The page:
The family of a Riverside County Flood Control & Water Conservation District employee who died from complications connected to COVID-19 is suing the county for alleged workplace negligence that led to his catching the virus, it was announced Monday.
“Employers like the county are legally obligated to do everything reasonably necessary to protect the life, safety and health of their employees,” attorney James DeSimone said. “The county, by deliberately refusing to institute common sense safety protocols, caused the death of a good man, husband, father and employee.”
The civil action, filed in Riverside County Superior Court, takes aim at the Flood Control & Water Conservation District’s policies throughout 2020, which the plaintiffs allege were lax and ultimately put Michael Haywood — and by extension, his wife, Elizabeth Haywood — in harm’s way.
The county Executive Office told City News Service a response to the lawsuit would be forthcoming, possibly late Monday afternoon.
Haywood worked as an equipment services supervisor in the district’s Operations & Maintenance Division, according to county records.
According to the plaintiffs, in the spring of 2020, he asked to be assigned to at-home duties because of personal concerns that he would be in contact with people infected with COVID-19. Haywood was a diabetic and contended with respiratory challenges after two battles with cancer, making him particularly vulnerable in the event of coronavirus exposure, DeSimone said.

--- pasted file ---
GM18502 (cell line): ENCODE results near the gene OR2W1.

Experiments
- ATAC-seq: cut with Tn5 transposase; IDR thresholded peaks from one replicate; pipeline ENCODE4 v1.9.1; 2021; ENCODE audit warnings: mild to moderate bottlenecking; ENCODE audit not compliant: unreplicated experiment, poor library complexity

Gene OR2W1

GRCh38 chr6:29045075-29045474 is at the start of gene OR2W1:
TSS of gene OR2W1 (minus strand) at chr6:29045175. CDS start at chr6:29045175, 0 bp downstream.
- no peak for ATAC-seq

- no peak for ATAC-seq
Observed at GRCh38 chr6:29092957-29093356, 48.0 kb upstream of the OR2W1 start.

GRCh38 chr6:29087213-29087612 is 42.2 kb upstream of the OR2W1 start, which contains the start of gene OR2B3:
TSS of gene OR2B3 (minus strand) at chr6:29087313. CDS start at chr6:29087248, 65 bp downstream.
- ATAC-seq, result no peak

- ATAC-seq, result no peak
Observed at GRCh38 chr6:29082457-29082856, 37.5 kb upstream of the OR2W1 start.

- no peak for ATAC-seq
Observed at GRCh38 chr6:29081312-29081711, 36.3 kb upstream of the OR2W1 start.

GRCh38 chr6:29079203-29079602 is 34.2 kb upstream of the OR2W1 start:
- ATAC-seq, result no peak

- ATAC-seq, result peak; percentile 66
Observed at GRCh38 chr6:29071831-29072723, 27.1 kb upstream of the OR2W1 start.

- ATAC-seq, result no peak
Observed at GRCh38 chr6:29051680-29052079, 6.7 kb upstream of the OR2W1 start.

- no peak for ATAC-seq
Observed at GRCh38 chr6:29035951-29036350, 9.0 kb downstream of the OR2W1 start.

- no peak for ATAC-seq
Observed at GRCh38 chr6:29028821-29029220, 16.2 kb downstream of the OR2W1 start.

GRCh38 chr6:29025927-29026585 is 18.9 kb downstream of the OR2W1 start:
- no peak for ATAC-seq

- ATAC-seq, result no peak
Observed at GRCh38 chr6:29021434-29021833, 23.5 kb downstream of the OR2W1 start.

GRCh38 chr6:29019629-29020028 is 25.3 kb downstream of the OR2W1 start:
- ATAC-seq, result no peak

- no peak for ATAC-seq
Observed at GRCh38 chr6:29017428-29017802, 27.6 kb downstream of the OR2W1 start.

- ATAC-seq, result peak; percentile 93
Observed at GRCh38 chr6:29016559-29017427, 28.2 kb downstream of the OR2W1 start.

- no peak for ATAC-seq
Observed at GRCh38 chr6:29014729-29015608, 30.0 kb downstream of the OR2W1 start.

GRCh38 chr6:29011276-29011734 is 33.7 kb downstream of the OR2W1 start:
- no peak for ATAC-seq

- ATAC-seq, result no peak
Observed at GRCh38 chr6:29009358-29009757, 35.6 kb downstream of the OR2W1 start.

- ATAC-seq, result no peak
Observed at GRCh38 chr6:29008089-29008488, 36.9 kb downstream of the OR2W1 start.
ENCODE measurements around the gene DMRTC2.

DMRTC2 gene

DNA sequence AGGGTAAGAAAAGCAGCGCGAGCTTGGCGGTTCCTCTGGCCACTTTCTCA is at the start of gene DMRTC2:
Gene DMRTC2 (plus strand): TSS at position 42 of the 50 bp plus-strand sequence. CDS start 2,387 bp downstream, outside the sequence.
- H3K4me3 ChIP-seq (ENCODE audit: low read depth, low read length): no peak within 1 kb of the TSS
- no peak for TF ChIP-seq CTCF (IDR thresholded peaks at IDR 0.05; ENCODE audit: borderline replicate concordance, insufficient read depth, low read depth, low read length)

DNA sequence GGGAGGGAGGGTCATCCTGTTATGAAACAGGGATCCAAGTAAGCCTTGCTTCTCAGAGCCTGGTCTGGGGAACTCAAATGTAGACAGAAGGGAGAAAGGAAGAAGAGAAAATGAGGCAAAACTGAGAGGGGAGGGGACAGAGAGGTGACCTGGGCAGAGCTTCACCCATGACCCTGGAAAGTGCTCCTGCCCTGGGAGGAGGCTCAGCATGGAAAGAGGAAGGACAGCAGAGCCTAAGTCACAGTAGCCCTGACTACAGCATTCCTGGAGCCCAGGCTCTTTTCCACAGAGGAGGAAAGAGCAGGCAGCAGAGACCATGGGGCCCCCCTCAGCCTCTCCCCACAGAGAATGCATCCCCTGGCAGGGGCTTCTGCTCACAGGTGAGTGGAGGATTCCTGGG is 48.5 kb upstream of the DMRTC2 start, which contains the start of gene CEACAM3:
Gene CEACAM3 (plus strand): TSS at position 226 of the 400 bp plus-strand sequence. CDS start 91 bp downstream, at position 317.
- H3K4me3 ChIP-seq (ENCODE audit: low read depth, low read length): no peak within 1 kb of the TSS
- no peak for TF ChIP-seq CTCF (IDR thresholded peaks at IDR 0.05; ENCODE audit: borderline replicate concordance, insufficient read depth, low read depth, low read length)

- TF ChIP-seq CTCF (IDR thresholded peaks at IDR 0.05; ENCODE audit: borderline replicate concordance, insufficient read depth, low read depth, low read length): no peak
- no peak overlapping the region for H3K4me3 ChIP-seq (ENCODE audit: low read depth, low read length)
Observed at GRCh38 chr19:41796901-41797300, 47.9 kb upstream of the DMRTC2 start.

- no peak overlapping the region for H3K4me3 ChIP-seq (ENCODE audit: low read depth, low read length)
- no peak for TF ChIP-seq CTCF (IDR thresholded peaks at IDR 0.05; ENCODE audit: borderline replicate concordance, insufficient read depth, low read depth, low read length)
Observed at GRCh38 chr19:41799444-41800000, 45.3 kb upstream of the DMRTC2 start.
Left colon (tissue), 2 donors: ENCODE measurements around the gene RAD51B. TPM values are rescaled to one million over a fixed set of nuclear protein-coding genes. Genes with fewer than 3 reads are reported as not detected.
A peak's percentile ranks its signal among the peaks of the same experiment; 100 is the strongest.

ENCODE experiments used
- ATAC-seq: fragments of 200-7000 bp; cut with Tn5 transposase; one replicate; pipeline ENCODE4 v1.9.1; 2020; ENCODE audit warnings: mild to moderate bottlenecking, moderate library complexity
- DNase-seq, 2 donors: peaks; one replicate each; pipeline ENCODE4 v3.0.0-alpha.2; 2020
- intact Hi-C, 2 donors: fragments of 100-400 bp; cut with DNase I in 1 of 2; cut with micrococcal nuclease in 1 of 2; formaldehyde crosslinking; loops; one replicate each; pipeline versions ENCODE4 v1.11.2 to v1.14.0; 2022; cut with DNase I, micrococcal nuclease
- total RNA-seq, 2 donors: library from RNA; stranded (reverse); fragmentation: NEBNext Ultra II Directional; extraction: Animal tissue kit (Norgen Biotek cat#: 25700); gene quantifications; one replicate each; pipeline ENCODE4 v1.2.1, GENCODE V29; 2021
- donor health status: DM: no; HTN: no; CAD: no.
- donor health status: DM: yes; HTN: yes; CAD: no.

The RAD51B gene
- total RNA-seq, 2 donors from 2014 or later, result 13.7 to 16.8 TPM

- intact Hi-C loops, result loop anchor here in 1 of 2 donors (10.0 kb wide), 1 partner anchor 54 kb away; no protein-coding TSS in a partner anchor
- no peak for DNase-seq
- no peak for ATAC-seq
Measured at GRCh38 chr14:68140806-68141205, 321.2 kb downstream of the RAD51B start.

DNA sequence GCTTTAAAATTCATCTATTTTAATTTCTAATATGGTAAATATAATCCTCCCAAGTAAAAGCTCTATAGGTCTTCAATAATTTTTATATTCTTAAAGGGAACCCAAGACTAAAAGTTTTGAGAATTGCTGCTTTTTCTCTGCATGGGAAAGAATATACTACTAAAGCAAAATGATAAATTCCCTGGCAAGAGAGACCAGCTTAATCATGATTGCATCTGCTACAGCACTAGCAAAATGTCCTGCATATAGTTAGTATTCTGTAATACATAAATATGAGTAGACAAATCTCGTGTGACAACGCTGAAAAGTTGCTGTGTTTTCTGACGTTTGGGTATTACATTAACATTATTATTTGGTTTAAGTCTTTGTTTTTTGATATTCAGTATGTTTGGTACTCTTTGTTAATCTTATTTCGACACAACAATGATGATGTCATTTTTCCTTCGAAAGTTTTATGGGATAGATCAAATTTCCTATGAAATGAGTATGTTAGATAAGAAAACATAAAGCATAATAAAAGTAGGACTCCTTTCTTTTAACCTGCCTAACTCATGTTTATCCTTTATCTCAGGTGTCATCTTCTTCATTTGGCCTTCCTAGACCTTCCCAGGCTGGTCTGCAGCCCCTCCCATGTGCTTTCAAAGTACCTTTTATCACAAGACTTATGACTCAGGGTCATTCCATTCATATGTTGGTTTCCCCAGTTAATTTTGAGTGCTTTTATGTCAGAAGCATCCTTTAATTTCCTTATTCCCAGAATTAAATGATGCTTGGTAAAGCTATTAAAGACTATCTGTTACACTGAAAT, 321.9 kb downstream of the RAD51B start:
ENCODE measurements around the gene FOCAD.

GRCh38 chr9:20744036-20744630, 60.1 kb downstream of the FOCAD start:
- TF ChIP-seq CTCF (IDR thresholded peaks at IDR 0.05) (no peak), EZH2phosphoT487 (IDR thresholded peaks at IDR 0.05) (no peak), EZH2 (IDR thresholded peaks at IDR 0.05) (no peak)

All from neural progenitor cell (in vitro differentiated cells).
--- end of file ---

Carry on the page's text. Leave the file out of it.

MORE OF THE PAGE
As the year progressed, Haywood made “repeated accommodation requests,” telling his bosses that coworkers were not social distancing or taking other precautions, and that there was no screening of flood control workers to determine whether someone might be showing up sick on the job, but his requests were denied, according to the lawsuit.
“When Haywood told Brian Tieg, flood district’s senior safety coordinator, the department was not following COVID-19 safety measures, `Tieg told Mr. Haywood that he too was trying to implement precautions in the office but that upper management was preventing him from doing so,”’ the suit states.
In mid-December 2020, the district was informed that unnamed employees had been diagnosed with COVID, exposing Haywood and others who worked with him to the virus, according to DeSimone. He said that by then, however, Haywood was already ill and had called out sick for three consecutive days. On Christmas, he was hospitalized, and just over a month later, he died, according to the suit.
Elizabeth Haywood, who suffers an autoimmune disorder, also contracted the virus about that time but recovered, DeSimone said.
The plaintiffs are suing for alleged wrongful death and violations of the California Fair Employment & Housing Act, specifically in relation to “disability discrimination,” according to the suit.
The size of damage awards being sought were not specified.
No hearing dates have been set in Superior Court.